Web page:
Although spelt differently, are “Marry”, “Merry” and “Mary” pronounced differently?
In British English (Received Pronunciation), the differences are as follows:
Marry [ˈmær.i] rhymes with “carry”
Merry [ˈmer.i] rhymes with ‘cherry”
Mary [ˈmeə.ri] rhymes with “fairy”
A survey conducted in the US asked: “How do you pronounce marry/merry/Mary?”
- All 3 are the same (56.88%)
- All 3 are different (17.34%)
- Mary and merry are the same; marry is different (8.97%)
- Merry and marry are the same; Mary is different (0.96%)
- Mary and marry are the same; merry is different (15.84%)
A very high percentage say that they are all the same, but why?
American vowels becoming more neutral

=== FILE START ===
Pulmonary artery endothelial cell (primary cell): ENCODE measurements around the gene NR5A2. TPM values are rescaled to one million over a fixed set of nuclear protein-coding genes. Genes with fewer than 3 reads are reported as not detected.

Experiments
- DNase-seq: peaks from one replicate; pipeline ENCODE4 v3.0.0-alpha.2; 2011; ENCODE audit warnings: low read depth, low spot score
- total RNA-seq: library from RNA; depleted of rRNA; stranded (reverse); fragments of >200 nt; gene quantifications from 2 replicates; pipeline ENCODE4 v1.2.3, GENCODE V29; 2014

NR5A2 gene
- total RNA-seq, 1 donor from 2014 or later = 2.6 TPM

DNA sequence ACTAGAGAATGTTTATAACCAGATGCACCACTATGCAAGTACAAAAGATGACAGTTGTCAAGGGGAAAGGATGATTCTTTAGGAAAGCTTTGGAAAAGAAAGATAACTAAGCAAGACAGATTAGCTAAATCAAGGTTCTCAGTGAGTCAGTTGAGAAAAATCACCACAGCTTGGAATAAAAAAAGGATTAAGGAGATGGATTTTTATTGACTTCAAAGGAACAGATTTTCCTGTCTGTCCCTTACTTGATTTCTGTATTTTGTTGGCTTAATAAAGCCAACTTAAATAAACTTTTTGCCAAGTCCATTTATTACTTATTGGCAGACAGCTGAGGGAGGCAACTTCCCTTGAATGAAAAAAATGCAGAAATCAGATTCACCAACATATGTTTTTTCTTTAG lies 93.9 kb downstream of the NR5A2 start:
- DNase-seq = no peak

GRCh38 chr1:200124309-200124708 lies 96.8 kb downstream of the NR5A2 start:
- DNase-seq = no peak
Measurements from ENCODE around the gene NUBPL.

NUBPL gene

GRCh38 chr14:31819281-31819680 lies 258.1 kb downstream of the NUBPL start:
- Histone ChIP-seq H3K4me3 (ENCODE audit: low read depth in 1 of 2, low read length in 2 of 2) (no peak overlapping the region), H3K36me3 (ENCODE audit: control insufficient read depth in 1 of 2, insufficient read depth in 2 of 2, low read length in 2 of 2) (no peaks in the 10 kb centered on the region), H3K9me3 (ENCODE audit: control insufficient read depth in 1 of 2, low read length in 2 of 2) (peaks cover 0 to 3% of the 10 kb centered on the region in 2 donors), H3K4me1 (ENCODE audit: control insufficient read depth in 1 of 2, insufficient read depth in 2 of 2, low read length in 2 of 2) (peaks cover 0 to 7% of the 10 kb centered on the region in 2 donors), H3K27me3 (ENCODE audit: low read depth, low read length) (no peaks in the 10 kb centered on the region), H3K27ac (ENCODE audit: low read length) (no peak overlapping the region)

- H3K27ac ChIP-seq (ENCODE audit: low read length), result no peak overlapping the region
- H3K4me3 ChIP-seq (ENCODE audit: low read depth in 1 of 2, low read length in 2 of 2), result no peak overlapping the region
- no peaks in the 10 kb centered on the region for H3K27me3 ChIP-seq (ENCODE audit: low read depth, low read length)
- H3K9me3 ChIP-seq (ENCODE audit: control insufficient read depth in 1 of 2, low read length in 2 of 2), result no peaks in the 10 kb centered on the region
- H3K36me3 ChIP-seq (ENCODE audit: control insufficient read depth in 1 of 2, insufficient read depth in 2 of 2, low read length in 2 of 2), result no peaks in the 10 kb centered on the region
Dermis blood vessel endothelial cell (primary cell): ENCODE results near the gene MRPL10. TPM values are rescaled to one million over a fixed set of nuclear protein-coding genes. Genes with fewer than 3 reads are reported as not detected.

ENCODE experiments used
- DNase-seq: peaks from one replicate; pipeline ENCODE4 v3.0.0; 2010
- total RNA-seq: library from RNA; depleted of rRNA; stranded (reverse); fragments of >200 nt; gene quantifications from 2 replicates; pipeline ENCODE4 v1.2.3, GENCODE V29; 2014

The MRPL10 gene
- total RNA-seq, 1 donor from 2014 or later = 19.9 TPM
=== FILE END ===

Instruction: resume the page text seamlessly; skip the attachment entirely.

The main example of vowels becoming more neutral in American is in words with some vowel in front of an [r] that is also followed by another syllable, such as marry or hurry.
[æ] in marry ® [ɛ] in merry ® [ə]
[ei] in Mary ® [ɛ] in merry ® [ə]
Examples give [ei] and [ɛ] merging so that Mary and merry are pronounced identically, and [æ] and [ɛ] merging so that marry and merry sound identical. In cases where these both occur, marry merry Mary sounds like merry merry merry.